Ask the Experts

Last summer, focus groups at summer Institutes were asked to submit questions for a panel of “Suzuki Experts” to answer. This is the 12th installment.

When and how do we start teaching musicianship and not just performance skills?

This question deserves a book in response or at the very least an article. Here is a short answer.

The reason I teach is to teach children to communicate expressively. Actual playing is part of it.

Start with Verbal Expressiveness

I am aware that I am teaching expressive communication when I say “good morning” to my students, or insist upon them saying, “thank you,” after I tune their violin, and “Thank you for teaching me, Mrs. Cole” at the end of their lesson. First of all, it helps them to recognize someone has done something for them. They learn to respond with the appropriate words and inflection. If their thank you is monotone, I imitate the monotone as if it was funny and then say it with believable inflection. Ultimately they will come to feel gratitude from expressing gratitude.

By the time my students finish learning Twinkles, one of several features added to their weekly lesson and assignment is the recitation of a poem. They recite the poem from memory. I appreciate the opportunity this gives for the following benefits: inflection, enunciation, projection, dynamics, breathing, tempo and memory. If the child comes back reciting in a monotone or breathlessly fast, I ask that the parent teach them the inflection, dynamics, tempo, etc., so I can see how expressively the parent would say the poem. (A little parental pressure!) The results are amazing. The poem asks all of the things we want musically except that the student does not worry about “messing up” by playing a wrong bow or note.

The Teacher’s Values

Suzuki said, “Intonation depends upon how much the teacher can stand.” I hold musical expression the same way. If the teacher can keep in mind the reason for music, then expression will be a very high priority Sometimes, I will demonstrate playing a phrase expressively and then contrast it by playing in a monotone. Students can always select the more expressive rendition. When they play, I hold out for expression, repeating and repeating and repeating the phrase until we get musical phrasing into their expectation and their playing. Musicality becomes an important value for the student whose teacher can keep it a priority in teaching. As Suzuki teachers we are after many things: high character, resonant tone and musical expression top the list.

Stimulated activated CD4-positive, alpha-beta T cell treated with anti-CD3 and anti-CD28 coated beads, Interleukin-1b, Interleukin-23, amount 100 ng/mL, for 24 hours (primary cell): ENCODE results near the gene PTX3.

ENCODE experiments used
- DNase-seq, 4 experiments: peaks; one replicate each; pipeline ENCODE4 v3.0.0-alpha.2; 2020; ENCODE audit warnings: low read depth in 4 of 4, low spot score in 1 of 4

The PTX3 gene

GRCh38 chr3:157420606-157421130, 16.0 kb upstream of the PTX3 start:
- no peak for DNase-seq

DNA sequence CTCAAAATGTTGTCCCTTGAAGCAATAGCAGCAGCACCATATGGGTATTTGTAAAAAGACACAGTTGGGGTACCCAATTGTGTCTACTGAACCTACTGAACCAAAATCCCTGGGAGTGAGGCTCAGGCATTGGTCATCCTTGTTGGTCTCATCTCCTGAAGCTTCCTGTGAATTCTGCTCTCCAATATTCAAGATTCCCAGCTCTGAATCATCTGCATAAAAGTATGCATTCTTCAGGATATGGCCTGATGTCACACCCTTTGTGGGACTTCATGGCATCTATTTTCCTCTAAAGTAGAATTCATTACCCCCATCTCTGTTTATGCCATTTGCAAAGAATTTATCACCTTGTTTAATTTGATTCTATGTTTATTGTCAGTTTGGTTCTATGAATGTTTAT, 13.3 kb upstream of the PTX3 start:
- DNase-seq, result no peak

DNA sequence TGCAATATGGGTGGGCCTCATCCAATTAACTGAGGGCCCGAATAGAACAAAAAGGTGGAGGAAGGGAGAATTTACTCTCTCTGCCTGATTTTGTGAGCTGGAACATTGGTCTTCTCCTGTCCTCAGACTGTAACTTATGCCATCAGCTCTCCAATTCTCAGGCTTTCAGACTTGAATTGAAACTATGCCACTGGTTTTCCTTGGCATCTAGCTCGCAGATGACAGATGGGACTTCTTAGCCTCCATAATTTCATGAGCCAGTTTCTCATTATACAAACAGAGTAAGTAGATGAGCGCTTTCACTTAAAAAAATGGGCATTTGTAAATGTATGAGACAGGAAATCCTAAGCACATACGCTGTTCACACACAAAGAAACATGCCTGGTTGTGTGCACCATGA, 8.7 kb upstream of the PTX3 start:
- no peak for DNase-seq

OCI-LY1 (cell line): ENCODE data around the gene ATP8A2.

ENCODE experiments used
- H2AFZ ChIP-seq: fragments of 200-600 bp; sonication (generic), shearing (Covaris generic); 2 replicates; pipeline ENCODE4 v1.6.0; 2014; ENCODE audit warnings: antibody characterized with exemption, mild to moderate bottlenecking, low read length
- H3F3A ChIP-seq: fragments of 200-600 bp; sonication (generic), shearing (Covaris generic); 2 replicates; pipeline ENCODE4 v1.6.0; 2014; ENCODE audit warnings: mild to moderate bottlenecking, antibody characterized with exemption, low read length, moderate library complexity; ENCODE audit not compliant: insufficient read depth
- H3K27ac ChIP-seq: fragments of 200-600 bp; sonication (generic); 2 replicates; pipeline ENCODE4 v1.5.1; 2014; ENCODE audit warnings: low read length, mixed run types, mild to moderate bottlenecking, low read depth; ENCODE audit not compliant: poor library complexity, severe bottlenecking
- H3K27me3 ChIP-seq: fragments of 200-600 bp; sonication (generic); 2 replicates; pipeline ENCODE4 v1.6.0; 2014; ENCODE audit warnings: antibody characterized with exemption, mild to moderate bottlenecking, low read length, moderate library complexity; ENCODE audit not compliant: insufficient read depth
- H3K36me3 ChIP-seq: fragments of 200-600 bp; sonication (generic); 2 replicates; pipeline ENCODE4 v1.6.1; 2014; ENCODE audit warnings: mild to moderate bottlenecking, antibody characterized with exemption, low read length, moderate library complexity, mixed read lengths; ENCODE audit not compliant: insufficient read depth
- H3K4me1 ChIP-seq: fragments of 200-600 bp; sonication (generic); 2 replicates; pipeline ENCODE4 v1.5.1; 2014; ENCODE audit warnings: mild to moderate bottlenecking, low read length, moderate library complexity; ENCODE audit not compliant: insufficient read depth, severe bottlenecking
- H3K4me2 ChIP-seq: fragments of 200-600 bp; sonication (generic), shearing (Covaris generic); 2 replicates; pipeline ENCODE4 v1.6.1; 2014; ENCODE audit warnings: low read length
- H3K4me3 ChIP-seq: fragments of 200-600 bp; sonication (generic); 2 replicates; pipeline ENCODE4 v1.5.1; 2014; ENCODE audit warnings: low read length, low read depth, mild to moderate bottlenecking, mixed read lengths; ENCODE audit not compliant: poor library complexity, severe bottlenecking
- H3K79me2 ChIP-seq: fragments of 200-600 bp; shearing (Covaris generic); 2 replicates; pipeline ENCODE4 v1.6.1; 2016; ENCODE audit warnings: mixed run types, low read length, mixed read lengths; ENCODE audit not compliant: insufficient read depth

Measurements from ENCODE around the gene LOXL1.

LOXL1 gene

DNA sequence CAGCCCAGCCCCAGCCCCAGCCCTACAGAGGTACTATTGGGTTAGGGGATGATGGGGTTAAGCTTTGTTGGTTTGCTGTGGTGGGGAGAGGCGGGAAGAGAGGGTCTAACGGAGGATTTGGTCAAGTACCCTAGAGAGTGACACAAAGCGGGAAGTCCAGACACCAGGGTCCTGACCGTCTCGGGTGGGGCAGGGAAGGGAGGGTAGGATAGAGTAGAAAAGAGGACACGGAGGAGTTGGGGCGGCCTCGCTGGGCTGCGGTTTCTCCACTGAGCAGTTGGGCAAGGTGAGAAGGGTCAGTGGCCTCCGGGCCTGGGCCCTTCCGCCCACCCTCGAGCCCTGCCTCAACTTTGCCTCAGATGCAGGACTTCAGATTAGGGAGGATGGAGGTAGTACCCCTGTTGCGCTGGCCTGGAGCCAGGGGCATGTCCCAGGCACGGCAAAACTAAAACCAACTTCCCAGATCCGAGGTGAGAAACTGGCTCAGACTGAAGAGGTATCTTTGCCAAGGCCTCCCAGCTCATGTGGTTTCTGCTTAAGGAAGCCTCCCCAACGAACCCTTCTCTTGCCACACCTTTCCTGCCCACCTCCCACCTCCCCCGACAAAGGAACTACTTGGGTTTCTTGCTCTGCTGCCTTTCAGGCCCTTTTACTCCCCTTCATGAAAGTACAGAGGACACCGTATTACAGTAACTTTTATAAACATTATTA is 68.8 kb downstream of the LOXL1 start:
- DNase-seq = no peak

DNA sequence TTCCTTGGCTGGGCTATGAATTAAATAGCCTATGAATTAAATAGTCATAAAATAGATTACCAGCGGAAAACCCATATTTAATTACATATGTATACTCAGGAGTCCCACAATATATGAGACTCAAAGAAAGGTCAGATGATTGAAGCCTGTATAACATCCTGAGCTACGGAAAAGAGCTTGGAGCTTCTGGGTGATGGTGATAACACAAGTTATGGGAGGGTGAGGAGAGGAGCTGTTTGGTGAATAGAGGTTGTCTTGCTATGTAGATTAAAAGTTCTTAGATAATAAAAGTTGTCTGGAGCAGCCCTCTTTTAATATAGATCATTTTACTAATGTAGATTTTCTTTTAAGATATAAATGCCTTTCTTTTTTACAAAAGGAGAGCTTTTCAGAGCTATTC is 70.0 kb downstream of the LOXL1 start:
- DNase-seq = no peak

Where is the music?

Sometimes I ask a student to tell me where the music is. They will usually open to some page of Suzuki Violin School. I reply that all I see there is white paper with lines and dots on it. So, where is the music? All that is on the page are instructions as to which notes to play, how long and how loud. The notes are not the music. There is not music in the notes.

After some discovery struggle they come to the realization that music travels in sound and comes from the heart and mind. Sometimes a student will play an accurate rendition of the written notes. I will acknowledge them for that. But then I say that now you are ready to play more than the notes. Now you are ready to play the music!

Don’t Neglect the Foundation

Having said all of this it is important to realize that the set up of a good technical foundation is the obligation of the teacher. Otherwise there is likely to be advancement toward the demise of the student as a violin player. If students are allowed to play in a way that diminishes their ability to continue to advance, they will eventually drop out thinking it is too hard, or I am just not good enough, or it is not fun anymore.


Even while teaching technique a teacher can create a musical environment. The teacher can speak in a well-modulated voice, include humor, squeal with delight, roar with laughter, and acknowledge the student for his effort. Acknowledgement always gives the student more freedom to take chances and be expressive because they will know they are appreciated for the way they work.

To teach musical expression the teacher must create a musical environment by the way they speak, behave and play in the lesson and absolutely hold out for the student to do the same. Musical behavior can be woven into the experience of learning and teaching technique. The reason we study technique is to make it easy so as not to hinder expressive playing. Specific musical gestures must be demonstrated and imitated in lessons. Don’t wait until the technique is perfect because it can never be perfect. Musical expression needs to be built in every step of the way.


For those who bake: add sugar to the batter before the cake is baked. Pouring sugar on top after baking does not turn out as well!

The question again:

When and how do we start teaching musicianship and not just performance skills?

The really short answer:

It begins with “hello.” Excuse me, I meant, “Hell OOOOOOH!!!”

I think I am now moved to write a full article!

Expert of the Week, Ronda Cole

See more Ask the Experts columns.